Looking back, I wasn't all that adventurous at Thought Bubble the other week. I seem mostly to have spoken to people I know and bought comics that followed on from comics I'm already familiar with. I mean, I'm glad I did because it's fantastic to catch up with old friends and acquaintances, and clearly I'm going to want to read the next instalment of comics I've enjoyed. This is just a note to self — and perhaps a suggestion to any of my foolish friends who need it — next time you're at a con, go for more than one day and be a bit more adventurous!
Anyway. One of the books I picked up that follows on from a book I've enjoyed in the past was Bevis Musson's The Dead Queen Detectives 2: International Queens. The original DQD was something of a departure for Bevis. His work first attracted the attention of this column in the bar of the ******* hotel in Bristol back in the early noughties*. Back then he'd just produced the first issue of the astonishingly good The Queen of Diamonds. The Queen, a sort of transdimensional** superhero who controls light in fabulous was and made being sparkly cool a long time Edward Cullen even knew how to pull a sulky face, remains one of my favourite superheroes. He was very different to anything else I've encountered in the genre, and long time readers of this column will know how much I loved it.
The original Dead Queen Detectives was as startling a change of style as could be imagined. The flowing realistic lines and idealised bodies gave way to a more stylised, sharper lined cartoony style, and the subject shifted from sharp and sassy superhero adventures with a bit of a dark undercurrent, to straightforward knockabout comedy.
I loved it!***
Issue #2 follows the same format as the first comic — a Black and White A5 comic made up of two and three-page strips. The original team, of Queen Mary, Queen Elizabeth 1st, Queen Anne and Queen Victoria are back for the sequel, but faced in the first story with a conundrum beyond even their regal powers they are forced to call in their international sisters Hatshepsut of Egypt, Isabella of Spain, Catherine the Great Awesome of Russia and Marie Antoinette of France.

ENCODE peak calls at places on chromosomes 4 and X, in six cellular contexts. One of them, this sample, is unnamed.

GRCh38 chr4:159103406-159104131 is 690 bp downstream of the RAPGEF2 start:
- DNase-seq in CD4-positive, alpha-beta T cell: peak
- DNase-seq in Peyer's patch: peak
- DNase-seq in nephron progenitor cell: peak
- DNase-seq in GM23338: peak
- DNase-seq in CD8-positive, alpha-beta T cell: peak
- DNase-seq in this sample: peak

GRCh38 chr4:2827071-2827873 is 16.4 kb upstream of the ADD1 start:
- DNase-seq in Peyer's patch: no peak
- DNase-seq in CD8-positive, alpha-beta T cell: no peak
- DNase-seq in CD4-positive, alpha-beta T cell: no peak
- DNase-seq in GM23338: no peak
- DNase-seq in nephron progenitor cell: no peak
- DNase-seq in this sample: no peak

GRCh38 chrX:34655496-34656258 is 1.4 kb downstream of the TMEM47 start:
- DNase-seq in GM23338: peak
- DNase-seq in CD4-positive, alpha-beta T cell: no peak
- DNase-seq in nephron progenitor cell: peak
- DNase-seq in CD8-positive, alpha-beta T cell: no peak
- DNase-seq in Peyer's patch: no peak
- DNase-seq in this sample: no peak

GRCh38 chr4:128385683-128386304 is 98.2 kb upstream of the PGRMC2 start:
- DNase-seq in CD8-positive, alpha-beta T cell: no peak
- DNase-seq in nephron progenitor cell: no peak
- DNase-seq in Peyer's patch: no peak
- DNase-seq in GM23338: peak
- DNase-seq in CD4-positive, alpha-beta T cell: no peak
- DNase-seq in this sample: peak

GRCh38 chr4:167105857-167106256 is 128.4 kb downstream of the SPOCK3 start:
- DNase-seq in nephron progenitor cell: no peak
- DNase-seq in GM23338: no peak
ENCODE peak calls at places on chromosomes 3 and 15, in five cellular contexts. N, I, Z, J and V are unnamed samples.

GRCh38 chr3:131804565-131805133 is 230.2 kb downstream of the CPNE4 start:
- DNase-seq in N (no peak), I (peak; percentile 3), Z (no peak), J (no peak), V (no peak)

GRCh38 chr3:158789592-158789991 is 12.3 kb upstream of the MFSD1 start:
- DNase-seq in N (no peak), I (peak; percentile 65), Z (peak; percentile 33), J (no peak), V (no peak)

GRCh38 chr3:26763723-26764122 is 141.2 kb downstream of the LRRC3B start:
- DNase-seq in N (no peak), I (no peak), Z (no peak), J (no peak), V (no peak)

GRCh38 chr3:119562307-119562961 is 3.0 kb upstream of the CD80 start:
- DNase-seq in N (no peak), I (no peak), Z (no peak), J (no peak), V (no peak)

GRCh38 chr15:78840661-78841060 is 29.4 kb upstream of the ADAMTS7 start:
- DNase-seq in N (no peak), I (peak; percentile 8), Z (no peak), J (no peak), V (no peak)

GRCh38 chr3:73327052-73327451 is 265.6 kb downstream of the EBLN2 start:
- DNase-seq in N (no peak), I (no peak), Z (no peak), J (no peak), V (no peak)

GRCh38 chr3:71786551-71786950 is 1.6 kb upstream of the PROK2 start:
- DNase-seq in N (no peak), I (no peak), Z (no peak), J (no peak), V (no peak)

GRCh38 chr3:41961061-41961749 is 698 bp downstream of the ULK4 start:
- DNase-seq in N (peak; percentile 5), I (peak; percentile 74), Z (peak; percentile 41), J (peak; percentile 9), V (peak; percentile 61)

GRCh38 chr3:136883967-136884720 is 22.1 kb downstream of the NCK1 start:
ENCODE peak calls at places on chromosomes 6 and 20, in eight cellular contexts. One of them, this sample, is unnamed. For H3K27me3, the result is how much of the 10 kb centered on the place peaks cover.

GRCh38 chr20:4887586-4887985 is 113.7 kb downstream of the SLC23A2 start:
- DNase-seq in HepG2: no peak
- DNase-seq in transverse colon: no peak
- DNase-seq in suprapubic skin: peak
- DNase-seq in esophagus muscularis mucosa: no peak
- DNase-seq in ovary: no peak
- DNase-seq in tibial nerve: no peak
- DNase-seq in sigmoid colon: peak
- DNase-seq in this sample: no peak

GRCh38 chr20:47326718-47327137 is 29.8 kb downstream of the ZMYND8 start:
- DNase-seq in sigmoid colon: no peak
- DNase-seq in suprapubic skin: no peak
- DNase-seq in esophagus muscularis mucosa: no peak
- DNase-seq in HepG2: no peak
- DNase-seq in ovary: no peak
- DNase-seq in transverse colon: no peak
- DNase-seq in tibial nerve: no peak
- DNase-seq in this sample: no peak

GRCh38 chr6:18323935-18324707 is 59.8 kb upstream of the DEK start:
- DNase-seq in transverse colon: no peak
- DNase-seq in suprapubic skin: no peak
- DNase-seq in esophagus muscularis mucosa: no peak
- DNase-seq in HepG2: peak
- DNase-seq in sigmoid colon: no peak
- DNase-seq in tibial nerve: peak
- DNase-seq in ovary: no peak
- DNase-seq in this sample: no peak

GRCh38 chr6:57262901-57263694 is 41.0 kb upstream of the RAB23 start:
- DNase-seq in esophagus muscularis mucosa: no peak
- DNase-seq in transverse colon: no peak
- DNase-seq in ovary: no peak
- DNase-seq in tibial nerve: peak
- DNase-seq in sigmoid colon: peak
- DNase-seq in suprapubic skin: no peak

Once again the running gags come thick and fast — Hatshepsut believes that as a Pharoh she must be a man, Isabella hates Elizabeth, Marie Antoinette has an obsession with cake, and so on. It's as fine a comedy as I've ever encountered — not only does Musson have a talent for snappy dialogue, he has a rare talent for expression. Non of his queens actually need to say anything for you to know exactly what they're thinking.
This is 24 pages of laugh-out-loud funny silliness that will make you smile on even the dullest winter day. In fact I'm sitting here chuckling from the mere memory of it. And this is me — never known to smile in public…
You really should go and check them out on his Deviant Art page. And, y'know, buy a copy maybe — easily worth two quid of anybody's money.
For a mere fifty pence more****, I also picked up the latest instalment in the long running small press series Square Eyed Stories. Again, regular readers will be familiar with this A5 humour anthology, several editions of which have been reviewed here before, although I confess I was both surprised and impressed to discover that we're now on issue #24! In a world where the pressure of day jobs, lack of retail opportunities and the demanding nature of the audience means that many self publishing ventures have the life expectancy of a sickly mayfly, that kind of longevity is a serious indication of the quality of the content and the dedication of the trio of creative behind the project.